During the weekend of 2 September to 3 September, 1939, city centre hospitals moved all but their most immobile patients out of town and into the country, using fleets of specially adapted Green Line Buses. These made huge ambulances with lots of room for stretchers. Doctors and nurses followed shortly afterwards, leaving only a skeleton staff in London. Nurses had often to travel up and down to the country hospitals accompanying their patients. Daisy, and her friend Connie, in The Nurse’s War, are part of the skeleton staff at St Bart’s, but frequently make the journey from their city base to Hill End hospital, near St Albans.
At the same time as patients were shipped out, wards were closed in the mother hospital, operating theatres moved to the basement and outpatient services suspended. Medicines, bandages and other equipment were stockpiled and nurses received extra training in dealing with wounds and burns. But the plans had to be rethought when the expected bombing never materialised. Half the people brought into Casualty during the Phoney War were suffering injuries because of the blackout, from falling or from banging into lamp posts. By the spring of 1940, outpatient departments had reopened.
Many of the country hospitals that were used had been mental institutions and had little equipment. Initially nurses were sent to scour the locality to buy bowls, instruments and syringes. Supplies eventually came through, but in the meantime nurses had to make do and mend. Accommodation could also be inadequate. Often old buildings had to undergo a rudimentary conversion or prefabricated huts needed to be built in hospital grounds to act as wards, operating theatres and x-ray units, as well as housing for staff. Neither solution was particularly comfortable.
The bombing of British cities began on the 7th September, 1940 and, although no one knew it at the time, this was the beginning of the Blitz. London itself suffered fifty-seven consecutive nights of air raids. Minor injuries were dealt with at first aid posts, but victims with broken limbs, severe lacerations and concussion from falling masonry, began to trickle into hospitals around an hour after each raid began. As civil defence teams dug people from beneath the rubble, the trickle became a stream and then very quickly, a river. Wards were bedlam. Blood-stained nurses and doctors had to work at great speed and for hours on end, until they were near to collapse. Nurses had never before had to deal with so many and such terrible injuries: whole legs smashed, backs full of broken shards of glass, crushed hands and feet.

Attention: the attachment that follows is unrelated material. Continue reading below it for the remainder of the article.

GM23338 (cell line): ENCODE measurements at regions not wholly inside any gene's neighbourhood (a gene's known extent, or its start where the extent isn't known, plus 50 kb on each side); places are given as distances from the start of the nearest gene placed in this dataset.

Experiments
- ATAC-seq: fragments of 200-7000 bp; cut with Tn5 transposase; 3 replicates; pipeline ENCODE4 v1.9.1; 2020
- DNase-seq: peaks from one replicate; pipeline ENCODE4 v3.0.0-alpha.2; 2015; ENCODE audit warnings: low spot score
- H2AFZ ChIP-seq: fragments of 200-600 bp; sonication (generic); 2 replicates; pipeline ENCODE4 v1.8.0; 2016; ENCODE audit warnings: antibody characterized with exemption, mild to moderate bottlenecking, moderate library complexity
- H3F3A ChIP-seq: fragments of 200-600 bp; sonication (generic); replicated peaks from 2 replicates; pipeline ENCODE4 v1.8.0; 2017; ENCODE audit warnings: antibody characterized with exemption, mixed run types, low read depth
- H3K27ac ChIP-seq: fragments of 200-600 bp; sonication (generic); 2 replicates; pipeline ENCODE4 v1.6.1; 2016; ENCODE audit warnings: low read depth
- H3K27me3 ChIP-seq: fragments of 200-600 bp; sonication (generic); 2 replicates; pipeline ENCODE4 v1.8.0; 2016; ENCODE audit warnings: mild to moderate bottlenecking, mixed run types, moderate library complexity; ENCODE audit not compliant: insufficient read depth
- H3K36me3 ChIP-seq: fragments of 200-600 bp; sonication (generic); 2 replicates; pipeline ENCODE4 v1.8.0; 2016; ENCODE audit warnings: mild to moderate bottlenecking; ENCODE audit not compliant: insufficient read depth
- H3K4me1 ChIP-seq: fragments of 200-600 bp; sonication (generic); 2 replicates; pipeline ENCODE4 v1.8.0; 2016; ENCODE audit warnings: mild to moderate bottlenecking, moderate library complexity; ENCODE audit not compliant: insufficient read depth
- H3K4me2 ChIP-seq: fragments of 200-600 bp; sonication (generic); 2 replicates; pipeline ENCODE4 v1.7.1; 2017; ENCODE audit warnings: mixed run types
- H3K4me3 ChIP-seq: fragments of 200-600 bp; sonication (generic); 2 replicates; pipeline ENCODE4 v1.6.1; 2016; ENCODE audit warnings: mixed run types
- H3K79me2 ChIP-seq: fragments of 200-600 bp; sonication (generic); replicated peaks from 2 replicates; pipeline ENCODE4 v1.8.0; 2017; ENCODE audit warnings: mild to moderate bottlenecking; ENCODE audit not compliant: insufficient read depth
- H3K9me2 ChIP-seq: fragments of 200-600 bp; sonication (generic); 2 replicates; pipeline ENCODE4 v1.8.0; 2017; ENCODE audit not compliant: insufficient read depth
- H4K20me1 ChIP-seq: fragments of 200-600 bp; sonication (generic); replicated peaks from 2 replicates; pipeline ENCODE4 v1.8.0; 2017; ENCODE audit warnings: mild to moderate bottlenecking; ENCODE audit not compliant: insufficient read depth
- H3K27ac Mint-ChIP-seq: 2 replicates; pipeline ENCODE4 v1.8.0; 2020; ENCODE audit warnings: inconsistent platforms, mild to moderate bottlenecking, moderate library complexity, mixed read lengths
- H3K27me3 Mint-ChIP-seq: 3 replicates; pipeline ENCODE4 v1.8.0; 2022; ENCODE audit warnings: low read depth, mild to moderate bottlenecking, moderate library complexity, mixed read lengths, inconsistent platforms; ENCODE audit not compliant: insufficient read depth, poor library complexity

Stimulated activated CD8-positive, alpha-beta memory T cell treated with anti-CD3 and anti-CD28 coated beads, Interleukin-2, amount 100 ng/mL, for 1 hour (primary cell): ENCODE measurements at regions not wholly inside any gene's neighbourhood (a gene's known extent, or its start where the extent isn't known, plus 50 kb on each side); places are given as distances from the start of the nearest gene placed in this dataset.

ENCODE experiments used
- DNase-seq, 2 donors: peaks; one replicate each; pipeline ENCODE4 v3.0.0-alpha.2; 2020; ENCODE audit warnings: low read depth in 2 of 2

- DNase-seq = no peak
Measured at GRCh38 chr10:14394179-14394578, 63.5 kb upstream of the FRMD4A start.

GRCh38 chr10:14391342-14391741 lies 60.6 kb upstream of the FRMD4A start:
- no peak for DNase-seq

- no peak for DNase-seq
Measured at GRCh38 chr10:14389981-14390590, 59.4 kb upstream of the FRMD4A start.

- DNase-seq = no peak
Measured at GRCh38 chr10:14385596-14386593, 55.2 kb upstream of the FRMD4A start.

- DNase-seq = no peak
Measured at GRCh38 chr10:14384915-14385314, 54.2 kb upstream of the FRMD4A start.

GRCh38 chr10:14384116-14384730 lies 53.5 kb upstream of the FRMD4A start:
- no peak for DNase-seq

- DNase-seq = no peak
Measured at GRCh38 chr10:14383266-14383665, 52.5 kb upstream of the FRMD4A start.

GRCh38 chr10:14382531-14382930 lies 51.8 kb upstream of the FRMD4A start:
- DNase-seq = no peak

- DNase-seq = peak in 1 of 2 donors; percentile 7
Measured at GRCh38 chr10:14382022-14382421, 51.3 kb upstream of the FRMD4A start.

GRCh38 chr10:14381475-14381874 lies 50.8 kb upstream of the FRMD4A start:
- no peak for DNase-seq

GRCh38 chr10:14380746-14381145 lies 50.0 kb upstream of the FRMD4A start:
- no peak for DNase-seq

Some of the London hospitals received direct hits. St Barts’ was bombed six times, but miraculously no one was killed. When the air raid warning sounded, mobile patients had to be walked down to the basement and the bed-bound pushed along an underground corridor. When the all-clear sounded they were pushed back up again. Any nurse off duty when the siren went had to get back to the hospital as soon as she could.
The nursing profession was all female at this time and no training existed for male nurses until some time after the war. (Female medical students were absent, too, while hospital porters and orderlies were generally recruited from conscientious objectors). This was an age in which effective nursing could mean the difference between life and death. Research into anti-bacterial medication had begun before war broke out, but was still in an experimental stage. From 1940 penicillin became available, though for some years it was restricted to research patients who were likely to die. In this situation good nursing was often the key to survival.
This article is based on research undertaken for my novel, The Secret of Summerhayes